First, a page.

An on-sale date is a publishing term which refers to the date when a particular book or magazine will go on sale. The term is also used by the recording and film industries for new releases of albums and films. On-sale dates popularly occur on Tuesdays in all three industries, although special items may be released on different dates. Part of the promotional process for many major books, films, and albums includes disclosure of the on-sale date to encourage consumers to purchase the item on the day of its release.
The violation of an on-sale date can be accompanied by stiff fines and other penalties, especially for major products. If a store inadvertently prematurely puts a product out for sale once, a company may be forgiving. Repeat incidents will result in shipping all new releases out after the on-sale date, to prevent the store from selling the items early. As a result, the business of the store may suffer because the store does not have the product when consumers want it. While companies are not concerned about minor releases, big products will be accompanied by strict enforcement of on-sale dates.
In publishing, books are referred to as embargoed before they have reached their on-sale date. Most boxes with embargoed books come clearly labeled so that bookstores can set the boxes aside and open them when the books are cleared to sell. The embargo labels indicate the title of the book, the on-sale date, and the penalties for putting the books out for sale early. Embargoed books are kept in staff-only areas to prevent members of the public from seeing them.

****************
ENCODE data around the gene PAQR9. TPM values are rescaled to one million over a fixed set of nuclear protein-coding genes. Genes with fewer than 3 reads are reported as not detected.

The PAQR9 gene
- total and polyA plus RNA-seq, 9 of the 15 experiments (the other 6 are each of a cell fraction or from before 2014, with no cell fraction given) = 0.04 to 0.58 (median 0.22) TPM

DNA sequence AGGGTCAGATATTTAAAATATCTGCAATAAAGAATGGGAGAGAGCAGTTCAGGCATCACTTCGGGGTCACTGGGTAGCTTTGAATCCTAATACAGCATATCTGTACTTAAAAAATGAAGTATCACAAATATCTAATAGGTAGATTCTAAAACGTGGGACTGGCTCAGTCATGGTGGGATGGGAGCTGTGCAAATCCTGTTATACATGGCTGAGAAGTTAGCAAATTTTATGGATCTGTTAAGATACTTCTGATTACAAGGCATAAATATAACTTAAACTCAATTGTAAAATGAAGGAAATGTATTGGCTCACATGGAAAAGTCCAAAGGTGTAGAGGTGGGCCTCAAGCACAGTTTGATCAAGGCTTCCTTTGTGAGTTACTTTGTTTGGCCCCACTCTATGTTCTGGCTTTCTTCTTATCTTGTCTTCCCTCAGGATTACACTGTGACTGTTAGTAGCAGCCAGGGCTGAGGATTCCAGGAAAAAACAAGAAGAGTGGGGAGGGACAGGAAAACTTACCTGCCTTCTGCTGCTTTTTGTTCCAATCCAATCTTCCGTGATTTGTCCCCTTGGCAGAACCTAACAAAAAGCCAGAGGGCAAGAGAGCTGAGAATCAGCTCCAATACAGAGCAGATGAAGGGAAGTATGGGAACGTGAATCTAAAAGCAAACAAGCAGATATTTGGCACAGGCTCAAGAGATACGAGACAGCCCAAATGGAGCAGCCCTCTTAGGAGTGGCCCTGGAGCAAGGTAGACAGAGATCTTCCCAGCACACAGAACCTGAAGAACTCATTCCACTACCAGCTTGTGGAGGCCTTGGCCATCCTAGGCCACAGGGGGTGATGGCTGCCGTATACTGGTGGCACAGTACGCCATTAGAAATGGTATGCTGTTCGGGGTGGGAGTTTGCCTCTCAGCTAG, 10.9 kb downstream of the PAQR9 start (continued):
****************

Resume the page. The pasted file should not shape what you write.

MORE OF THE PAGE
In some cases, heavy promotion accompanies the release of a product, which brings consumers to a fever pitch. The Harry Potter series, for example, has strongly enforced on-sale dates, and many bookstores throw midnight parties so that customers can start reading the books as soon as possible. Long lines often form for products, especially electronics, when a release date is anticipated. Heavily promoted products can cause a great deal of stress for store owners and staff, due to the associated chaos which may require more staffing and longer hours.
Access to products before the on-sale date is usually heavily restricted. Manufacturers make sure that employees understand the severity of violating the on-sale date, and warehouses carefully control their stock. When stock is shipped out to stores, it is labeled and usually kept in a secure area until the on-sale date arrives. Some companies, especially major publishers, conduct random checks of stores to ensure that their on-sale dates are not being violated.